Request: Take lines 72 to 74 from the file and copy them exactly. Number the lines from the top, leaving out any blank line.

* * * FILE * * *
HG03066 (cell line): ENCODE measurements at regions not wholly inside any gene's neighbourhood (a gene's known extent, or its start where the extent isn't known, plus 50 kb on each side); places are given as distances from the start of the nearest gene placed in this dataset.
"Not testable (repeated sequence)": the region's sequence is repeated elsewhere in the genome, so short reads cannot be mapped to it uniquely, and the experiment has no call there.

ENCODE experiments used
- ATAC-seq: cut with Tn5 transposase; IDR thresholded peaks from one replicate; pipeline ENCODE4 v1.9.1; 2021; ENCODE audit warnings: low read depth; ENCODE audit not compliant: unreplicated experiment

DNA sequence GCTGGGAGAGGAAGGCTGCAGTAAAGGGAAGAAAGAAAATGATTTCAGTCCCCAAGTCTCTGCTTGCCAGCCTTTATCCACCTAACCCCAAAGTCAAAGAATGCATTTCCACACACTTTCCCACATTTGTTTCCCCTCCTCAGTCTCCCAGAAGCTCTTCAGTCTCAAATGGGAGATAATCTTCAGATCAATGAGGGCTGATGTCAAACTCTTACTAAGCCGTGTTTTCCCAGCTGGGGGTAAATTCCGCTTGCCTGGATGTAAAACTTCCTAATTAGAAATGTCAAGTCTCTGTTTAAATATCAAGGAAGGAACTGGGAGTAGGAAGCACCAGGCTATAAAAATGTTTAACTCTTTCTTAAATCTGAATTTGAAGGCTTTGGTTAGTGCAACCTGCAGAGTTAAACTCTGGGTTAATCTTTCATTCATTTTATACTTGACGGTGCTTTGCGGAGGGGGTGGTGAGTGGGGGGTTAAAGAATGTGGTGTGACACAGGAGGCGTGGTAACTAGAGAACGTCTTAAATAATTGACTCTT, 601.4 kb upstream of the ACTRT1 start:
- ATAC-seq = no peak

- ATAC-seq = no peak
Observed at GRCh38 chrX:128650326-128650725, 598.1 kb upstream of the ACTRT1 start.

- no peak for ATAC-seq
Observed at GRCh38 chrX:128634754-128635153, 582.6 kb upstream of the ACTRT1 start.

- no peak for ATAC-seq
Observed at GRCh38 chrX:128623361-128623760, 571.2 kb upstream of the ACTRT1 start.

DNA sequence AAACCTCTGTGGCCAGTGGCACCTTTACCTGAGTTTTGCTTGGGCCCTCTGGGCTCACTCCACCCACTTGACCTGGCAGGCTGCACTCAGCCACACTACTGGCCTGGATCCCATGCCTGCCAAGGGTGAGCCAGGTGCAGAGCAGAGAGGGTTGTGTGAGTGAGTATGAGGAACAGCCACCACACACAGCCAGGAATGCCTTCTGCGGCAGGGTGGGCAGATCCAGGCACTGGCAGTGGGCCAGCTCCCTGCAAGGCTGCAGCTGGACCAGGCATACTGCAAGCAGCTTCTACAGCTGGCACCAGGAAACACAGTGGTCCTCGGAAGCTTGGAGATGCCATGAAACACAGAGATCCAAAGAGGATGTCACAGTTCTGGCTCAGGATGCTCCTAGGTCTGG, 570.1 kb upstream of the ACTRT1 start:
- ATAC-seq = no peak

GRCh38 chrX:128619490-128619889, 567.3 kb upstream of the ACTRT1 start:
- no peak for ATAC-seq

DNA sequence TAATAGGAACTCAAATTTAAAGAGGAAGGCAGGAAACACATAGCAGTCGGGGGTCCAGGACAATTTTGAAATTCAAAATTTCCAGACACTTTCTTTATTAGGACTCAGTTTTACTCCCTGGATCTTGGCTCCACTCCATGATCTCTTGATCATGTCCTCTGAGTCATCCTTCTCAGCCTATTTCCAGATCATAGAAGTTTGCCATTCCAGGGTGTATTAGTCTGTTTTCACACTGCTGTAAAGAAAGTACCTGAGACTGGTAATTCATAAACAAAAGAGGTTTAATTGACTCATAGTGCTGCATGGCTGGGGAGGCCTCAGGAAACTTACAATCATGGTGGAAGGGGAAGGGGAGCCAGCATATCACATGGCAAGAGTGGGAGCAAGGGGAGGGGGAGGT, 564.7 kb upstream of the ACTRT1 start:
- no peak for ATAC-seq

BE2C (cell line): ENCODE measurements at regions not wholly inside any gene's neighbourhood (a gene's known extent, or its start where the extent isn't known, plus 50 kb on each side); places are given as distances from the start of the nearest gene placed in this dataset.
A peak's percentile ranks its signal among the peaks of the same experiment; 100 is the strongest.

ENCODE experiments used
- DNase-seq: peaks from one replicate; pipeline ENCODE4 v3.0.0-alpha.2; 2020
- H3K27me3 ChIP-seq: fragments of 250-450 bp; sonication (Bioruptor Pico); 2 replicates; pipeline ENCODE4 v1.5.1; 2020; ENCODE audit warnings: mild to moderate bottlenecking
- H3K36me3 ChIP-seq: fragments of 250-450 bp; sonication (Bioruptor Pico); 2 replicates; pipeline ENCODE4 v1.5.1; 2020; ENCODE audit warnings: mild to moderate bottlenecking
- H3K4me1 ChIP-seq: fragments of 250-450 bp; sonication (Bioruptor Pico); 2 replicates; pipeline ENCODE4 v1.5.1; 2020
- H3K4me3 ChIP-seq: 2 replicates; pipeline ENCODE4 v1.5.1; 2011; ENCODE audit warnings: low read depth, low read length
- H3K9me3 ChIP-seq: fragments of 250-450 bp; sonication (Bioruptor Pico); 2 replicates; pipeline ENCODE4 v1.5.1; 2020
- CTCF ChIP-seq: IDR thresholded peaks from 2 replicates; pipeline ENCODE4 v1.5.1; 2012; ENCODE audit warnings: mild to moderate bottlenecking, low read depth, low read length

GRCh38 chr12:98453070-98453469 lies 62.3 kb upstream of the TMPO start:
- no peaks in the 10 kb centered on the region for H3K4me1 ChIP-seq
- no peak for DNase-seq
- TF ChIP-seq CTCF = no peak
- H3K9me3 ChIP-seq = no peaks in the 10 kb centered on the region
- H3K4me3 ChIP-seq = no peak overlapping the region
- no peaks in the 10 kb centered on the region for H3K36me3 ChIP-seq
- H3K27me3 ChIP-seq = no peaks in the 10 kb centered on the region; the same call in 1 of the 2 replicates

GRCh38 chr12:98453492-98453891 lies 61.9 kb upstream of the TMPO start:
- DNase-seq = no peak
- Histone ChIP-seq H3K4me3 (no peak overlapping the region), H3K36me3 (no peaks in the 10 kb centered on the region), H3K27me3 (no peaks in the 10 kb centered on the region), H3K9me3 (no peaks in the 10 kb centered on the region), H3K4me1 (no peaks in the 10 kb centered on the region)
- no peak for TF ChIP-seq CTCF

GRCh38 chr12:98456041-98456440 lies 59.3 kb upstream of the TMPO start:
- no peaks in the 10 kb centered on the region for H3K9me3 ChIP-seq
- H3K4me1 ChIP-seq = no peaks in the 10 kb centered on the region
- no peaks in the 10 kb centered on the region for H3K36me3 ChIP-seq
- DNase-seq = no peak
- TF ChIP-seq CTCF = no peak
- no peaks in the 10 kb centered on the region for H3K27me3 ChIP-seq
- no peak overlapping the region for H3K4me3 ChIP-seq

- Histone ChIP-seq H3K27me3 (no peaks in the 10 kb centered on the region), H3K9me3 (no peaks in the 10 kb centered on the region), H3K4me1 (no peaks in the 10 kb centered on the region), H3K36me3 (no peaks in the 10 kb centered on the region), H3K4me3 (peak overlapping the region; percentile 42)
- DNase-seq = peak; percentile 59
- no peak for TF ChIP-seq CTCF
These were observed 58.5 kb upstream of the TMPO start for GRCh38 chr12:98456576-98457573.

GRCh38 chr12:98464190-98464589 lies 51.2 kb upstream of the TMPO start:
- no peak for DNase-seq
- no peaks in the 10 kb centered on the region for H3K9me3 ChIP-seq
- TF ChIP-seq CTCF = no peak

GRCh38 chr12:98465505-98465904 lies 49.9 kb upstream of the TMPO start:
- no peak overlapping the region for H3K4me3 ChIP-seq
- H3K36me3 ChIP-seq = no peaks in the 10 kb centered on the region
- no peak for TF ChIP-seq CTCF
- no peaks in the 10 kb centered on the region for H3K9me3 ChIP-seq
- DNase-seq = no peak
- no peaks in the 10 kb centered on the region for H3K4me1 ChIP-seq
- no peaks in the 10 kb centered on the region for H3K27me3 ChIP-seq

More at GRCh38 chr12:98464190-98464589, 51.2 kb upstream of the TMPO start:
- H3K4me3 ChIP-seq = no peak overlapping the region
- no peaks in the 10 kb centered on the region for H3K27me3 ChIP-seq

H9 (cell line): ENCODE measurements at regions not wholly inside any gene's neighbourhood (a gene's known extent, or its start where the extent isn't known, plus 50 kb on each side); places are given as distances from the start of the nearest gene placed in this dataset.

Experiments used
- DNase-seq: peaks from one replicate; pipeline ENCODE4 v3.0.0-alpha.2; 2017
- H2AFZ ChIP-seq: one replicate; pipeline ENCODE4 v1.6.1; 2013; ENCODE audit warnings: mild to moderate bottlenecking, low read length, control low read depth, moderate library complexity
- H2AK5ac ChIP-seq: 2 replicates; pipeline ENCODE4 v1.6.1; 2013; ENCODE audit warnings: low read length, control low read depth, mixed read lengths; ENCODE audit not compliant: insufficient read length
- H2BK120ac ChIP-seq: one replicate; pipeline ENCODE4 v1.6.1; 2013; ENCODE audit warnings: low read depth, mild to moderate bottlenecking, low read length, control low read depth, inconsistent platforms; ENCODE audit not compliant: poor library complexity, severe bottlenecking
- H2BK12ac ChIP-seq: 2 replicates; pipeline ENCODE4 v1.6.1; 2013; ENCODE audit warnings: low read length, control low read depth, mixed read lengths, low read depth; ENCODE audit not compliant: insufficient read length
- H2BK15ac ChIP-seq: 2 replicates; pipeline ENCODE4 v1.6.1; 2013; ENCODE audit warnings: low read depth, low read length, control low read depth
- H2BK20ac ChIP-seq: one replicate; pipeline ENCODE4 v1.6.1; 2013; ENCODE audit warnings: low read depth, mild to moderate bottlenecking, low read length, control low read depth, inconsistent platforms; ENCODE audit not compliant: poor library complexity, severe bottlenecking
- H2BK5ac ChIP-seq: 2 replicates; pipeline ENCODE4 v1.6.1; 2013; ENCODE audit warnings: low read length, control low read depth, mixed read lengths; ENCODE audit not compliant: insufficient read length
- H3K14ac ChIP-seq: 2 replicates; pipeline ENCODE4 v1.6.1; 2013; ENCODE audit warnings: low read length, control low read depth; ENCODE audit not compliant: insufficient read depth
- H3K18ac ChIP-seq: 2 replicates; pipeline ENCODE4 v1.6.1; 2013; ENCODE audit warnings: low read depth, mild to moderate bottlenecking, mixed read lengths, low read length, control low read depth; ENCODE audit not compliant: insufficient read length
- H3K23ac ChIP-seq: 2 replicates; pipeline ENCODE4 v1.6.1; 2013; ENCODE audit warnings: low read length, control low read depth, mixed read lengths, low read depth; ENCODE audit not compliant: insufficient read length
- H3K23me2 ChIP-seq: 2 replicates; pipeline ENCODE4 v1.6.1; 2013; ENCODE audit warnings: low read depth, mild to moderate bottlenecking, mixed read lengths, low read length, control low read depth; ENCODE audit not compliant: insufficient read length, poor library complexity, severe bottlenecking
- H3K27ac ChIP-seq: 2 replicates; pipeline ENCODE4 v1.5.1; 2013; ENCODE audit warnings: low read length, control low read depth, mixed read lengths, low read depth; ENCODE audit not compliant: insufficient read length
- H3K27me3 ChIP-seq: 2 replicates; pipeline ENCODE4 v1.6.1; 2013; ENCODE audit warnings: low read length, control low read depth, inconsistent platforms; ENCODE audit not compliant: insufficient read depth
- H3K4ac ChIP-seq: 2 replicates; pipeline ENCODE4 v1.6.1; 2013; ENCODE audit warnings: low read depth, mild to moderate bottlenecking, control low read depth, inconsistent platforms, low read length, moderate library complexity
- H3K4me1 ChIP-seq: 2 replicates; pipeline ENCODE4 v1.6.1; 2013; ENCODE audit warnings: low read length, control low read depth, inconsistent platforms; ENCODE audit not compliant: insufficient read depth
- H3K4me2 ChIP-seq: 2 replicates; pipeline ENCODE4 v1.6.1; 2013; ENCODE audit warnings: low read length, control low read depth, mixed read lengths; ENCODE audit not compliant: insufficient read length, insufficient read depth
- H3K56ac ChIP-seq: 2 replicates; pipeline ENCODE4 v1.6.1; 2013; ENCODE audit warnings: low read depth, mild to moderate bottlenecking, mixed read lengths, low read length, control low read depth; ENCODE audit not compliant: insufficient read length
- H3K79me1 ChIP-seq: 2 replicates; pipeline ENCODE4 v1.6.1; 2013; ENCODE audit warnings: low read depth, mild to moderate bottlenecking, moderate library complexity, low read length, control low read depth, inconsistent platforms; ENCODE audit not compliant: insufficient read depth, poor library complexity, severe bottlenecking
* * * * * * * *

- H2AK5ac ChIP-seq: 2 replicates; pipeline ENCODE4 v1.6.1; 2013; ENCODE audit warnings: low read length, control low read depth, mixed read lengths; ENCODE audit not compliant: insufficient read length
- H2BK120ac ChIP-seq: one replicate; pipeline ENCODE4 v1.6.1; 2013; ENCODE audit warnings: low read depth, mild to moderate bottlenecking, low read length, control low read depth, inconsistent platforms; ENCODE audit not compliant: poor library complexity, severe bottlenecking
- H2BK12ac ChIP-seq: 2 replicates; pipeline ENCODE4 v1.6.1; 2013; ENCODE audit warnings: low read length, control low read depth, mixed read lengths, low read depth; ENCODE audit not compliant: insufficient read length